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I have recently read the book "Khiyana: Daesh, the Left and the Unmaking of the 
Syrian Revolution" (edited by Jules Alford and Andy Wilson).

I won't review the whole book at this time.  I have previously reviewed Burning 
Country, by Robin Yassin-Kassab and Leila al-Shami (al-Shami is also a 
contributor to Khiyana) : 

I will just comment on Khiyana's coverage of the Rojava revolution.  While 
acknowledging some positive developments in Rojava, the authors are hostile to 
the PYD.

The book contains an interview with Shiar Neyo, a Syrian-Kurdish activist who 
has lived in exile for a decade.  Neyo says that the situation in Rojava is 

"On the one hand, it seems that the experience has begun to achieve commendable 
gains, such as secular management of the state apparatus, ensuring greater 
rights for women and the participation of minorities in administration, a 
greater participation and more agency for the local population in the 
management of their affairs...

"On the other hand, however, the experiment may well end with the strengthening 
of the PYD's dominance and the increase of oppression in the name of protecting 
these gains, along with their gradual squandering in return for narrow 
political interests." (Khiyana, p.242)  Neyo accuses the PYD of suppressing 
dissent (arresting political opponents "under a variety of excuses", closing a 
radio station, etc).  

Responding to similar accusations from Human Rights Watch, the Rojava 
administration has said it is committed to democracy and human rights, but 
faces severe objective difficulties:   "However, it is necessary to bear in 
mind the extraordinary circumstances under which we live: the constant threat 
of war, the devastating blockade, the flux of refugees, the shortages of basic 
services related to communication, electricity, water and many other 

They say they do not punish people for their political views, but only for 
criminal actions. (See the Democratic Self-Rule Administration's response to 
Human Rights Watch report)

I am not in a position to judge the validity of Neyo's claims. But if the 
Rojava revolutionaries sometimes fall short of their own democratic principles, 
this would not be surprising.  Societies at war or under siege often suppress 

Rojava has been under continous military attack by ISIS, Jabhat al-Nusra and 
other groups backed by Turkey.  There have also been intermittent attacks by 
the Assad regime.

Rojava has also been under a blockade by Turkey and the Kurdistan Regional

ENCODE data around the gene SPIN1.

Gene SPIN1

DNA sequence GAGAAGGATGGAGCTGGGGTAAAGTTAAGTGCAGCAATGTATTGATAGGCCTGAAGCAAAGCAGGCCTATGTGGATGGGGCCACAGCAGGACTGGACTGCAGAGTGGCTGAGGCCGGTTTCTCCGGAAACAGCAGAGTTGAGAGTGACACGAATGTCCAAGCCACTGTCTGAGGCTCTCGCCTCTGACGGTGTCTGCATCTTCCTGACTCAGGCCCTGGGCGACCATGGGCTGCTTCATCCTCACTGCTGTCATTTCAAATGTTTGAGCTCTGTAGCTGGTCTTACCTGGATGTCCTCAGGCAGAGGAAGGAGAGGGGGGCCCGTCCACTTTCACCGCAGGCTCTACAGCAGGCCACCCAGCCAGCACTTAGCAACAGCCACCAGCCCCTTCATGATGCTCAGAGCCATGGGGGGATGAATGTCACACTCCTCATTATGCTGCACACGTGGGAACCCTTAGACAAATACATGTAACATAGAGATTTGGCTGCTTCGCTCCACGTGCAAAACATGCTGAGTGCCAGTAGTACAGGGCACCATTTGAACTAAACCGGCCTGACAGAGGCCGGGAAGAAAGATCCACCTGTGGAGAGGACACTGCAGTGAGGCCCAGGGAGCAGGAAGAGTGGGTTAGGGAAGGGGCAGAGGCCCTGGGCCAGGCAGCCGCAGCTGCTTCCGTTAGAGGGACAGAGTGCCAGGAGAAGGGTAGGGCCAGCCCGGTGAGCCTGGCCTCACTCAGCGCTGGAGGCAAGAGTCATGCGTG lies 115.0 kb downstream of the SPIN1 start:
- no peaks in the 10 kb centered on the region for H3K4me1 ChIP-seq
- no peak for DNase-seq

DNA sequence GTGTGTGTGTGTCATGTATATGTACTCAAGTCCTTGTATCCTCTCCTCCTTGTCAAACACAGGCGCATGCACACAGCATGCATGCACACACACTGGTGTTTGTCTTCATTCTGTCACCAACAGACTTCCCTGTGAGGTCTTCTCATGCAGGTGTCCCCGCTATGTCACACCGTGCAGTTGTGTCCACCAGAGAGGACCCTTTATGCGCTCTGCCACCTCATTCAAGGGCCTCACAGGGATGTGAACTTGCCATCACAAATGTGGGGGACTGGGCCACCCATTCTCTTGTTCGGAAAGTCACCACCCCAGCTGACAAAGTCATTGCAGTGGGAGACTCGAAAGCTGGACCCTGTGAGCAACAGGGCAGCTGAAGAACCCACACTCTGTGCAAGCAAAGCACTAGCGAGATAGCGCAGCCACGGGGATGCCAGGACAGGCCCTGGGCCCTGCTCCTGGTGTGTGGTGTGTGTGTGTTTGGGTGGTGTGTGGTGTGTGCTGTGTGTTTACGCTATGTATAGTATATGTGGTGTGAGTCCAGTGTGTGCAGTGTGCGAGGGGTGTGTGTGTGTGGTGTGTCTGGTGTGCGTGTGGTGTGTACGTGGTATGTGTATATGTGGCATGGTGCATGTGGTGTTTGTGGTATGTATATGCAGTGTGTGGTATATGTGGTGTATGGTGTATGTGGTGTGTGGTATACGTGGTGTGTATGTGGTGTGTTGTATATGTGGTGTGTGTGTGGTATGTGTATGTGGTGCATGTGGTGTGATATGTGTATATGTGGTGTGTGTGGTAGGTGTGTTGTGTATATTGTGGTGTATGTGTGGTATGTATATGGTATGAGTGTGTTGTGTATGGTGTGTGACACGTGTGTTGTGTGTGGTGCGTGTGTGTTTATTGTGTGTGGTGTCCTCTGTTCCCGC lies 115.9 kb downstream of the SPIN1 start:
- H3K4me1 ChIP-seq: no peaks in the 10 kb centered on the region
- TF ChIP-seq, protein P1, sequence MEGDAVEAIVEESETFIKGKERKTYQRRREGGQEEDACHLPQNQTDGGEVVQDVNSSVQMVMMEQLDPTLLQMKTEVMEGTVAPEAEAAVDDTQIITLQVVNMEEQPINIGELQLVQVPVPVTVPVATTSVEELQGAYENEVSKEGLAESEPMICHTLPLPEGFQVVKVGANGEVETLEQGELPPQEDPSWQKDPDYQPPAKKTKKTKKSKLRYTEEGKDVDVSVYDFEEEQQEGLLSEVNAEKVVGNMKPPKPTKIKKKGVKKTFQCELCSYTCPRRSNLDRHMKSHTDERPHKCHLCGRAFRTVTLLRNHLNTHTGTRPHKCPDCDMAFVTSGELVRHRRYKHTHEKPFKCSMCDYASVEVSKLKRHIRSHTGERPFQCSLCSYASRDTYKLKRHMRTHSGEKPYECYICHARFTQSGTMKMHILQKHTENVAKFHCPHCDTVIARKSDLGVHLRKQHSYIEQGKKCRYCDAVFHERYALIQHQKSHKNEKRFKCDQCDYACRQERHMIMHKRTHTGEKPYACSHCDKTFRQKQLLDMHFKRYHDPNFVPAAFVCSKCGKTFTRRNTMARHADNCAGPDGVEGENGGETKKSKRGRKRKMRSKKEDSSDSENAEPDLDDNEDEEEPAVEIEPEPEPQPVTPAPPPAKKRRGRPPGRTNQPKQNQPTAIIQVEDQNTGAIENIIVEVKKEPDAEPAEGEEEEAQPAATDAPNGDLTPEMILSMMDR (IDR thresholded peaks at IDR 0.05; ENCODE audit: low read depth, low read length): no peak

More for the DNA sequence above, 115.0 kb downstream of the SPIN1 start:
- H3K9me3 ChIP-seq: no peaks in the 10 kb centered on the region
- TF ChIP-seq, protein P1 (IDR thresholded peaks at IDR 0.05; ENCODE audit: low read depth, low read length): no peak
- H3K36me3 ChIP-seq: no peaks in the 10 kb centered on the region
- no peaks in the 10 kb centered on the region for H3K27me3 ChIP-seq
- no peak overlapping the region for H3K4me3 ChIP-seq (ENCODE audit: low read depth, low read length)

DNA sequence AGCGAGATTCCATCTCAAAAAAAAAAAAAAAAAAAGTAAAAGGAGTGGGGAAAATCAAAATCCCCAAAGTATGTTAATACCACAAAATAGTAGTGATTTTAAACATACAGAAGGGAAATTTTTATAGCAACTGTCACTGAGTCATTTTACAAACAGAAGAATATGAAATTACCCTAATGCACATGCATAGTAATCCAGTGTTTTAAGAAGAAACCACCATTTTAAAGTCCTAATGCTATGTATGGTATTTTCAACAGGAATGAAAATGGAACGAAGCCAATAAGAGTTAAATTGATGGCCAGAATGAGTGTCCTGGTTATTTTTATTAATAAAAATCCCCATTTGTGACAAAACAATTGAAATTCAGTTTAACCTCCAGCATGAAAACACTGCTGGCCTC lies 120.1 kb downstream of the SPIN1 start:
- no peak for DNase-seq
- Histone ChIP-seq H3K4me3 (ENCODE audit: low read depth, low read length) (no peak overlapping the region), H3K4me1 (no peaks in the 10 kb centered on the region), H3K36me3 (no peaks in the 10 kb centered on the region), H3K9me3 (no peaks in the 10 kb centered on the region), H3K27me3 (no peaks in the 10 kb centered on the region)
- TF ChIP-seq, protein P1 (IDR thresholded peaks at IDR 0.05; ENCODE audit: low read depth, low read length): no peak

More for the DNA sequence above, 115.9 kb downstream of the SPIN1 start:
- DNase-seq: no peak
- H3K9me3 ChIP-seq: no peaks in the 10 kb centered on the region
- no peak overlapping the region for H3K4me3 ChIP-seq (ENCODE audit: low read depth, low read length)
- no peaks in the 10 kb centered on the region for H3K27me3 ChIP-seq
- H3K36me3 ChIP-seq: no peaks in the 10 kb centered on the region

Government (i.e. the government of the Kurdish region of Iraq, which is 
extremely hostile to the Rojava revolution). 

The ENKS, a coalition of Kurdish political groups opposing the PYD, is aligned 
with the KRG.  Hence the KRG's blockade of Rojava would be expected to cause 
hostility to the ENKS.

Neyo recognises that Rojava has been attacked by Turkish-backed forces.  He 
says that some activists who have been critical of the PYD have now joined the 
YPG/YPJ to fight against these forces:

"After armed Islamist factions - the Islamic State of Iraq and Sham (ISIS) and 
Jabhat Al-Nusra in particular - started to attack Kurdish areas in mid-2013, 
igniting a war that continues unabated between them and the PYD forces, many 
Syrian-Kurds started to change their position towards the PYD and the YPG 
forces that it dominates.

"The Islamist factions are fighting this battle under an Islamist banner some 
times and under an Arabist banner at others. But the real engine behind them is 
the Turkish government, the arch-enemy of the Kurds... 

"The combination of these factors has pushed many Kurdish-Syrians to accepting 
the PYD's authority out of self-defence or out of fear that the radical 
Islamists might win and subsequently impose their rule and their values that 
are alien to the local population, like what happened in al-Raqqa...

"Even those most critical of the party started to see it as the 'lesser of two 
evils'.  I know many Kurdish activists in Qamishli, Amuda and other areas  who, 
before these developments, used to organise demonstrations and write against 
the PYD, but have now suddenly started volunteering in the ranks of the YPG, 
which is largely controlled by the PYD, to fight against the Islamists for the 
reasons previously mentioned".  (Khiyana, p. 240)

I would add that some parties previously part of the ENKS have left it and 
begun to participate in the Rojava revolution.

Neyo does not discuss the political ideas of the PYD.  He doesn't  mention the 
PYD's program of democratic confederalism.  Those interested should read the 
book "Revolution in Rojava: democratic autonomy and women's liberation in 
Syrian Kurdistan", by Michael Knapp, Anja Flach and Ercan Ayboga (Pluto Press, 

Neyo claims that the PYD is likely to establish a "totalitarian regime".  
Whatever the faults of the PYD, I have not seen evidence sufficient to justify 
such a dire prediction.

Of course, bureaucratic degeneration is always a danger in a revolutionary 
society under siege from a hostile environment.  But I would hope that when the 
war and blockade are ended, any departures from democratic practice will be 
ended too.

Chris Slee

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